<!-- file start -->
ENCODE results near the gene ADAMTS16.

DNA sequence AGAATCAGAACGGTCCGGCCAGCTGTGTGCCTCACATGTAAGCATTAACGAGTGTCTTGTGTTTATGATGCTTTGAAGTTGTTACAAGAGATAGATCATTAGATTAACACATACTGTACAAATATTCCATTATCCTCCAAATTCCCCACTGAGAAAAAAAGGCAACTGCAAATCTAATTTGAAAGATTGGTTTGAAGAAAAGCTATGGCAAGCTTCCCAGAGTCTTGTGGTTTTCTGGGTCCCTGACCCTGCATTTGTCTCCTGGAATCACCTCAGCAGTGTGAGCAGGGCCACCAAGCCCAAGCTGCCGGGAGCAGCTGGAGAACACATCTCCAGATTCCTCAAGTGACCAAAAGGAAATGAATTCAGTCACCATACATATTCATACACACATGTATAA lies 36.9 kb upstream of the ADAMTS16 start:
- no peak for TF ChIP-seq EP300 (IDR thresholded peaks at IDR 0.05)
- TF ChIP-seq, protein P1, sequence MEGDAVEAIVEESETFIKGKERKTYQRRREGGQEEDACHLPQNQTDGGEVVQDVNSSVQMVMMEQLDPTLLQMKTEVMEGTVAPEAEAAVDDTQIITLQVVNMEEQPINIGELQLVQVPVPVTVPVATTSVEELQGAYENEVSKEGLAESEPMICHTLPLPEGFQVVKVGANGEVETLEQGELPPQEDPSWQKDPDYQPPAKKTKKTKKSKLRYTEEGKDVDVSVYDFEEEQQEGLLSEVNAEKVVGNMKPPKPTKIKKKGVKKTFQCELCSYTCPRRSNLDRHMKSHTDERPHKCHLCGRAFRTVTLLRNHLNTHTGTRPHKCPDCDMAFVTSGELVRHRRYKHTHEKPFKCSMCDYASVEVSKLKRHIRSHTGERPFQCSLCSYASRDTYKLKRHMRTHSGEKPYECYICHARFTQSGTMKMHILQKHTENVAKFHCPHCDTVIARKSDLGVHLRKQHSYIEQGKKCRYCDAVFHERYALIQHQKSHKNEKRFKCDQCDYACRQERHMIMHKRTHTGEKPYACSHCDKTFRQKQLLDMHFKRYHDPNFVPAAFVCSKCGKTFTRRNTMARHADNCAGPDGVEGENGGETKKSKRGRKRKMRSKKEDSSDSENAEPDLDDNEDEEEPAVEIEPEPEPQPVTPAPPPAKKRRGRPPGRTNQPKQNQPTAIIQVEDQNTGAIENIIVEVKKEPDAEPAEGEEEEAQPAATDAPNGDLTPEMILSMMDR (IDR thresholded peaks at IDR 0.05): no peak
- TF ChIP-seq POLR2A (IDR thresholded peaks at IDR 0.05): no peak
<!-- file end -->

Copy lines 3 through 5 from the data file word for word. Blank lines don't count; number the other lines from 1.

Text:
- no peak for TF ChIP-seq EP300 (IDR thresholded peaks at IDR 0.05)
- TF ChIP-seq, protein P1, sequence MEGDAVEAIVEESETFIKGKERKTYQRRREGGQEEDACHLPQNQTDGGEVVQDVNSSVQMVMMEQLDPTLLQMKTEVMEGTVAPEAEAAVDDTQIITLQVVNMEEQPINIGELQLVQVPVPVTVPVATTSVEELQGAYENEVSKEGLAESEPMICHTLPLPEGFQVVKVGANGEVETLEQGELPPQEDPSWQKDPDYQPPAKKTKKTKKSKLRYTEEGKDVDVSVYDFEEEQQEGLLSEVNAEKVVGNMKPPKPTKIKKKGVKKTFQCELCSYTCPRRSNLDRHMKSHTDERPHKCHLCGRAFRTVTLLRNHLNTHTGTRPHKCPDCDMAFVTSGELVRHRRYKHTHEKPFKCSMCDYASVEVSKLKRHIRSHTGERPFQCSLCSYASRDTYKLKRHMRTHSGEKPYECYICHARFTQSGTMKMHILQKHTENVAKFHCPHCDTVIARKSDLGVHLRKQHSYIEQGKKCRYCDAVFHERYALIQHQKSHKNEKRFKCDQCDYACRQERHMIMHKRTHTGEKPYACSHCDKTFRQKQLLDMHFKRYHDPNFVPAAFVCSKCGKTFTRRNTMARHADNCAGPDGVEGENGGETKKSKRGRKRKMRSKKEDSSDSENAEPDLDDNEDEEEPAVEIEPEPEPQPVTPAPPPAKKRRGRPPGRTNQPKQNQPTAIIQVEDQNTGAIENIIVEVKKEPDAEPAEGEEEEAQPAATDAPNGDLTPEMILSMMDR (IDR thresholded peaks at IDR 0.05): no peak
- TF ChIP-seq POLR2A (IDR thresholded peaks at IDR 0.05): no peak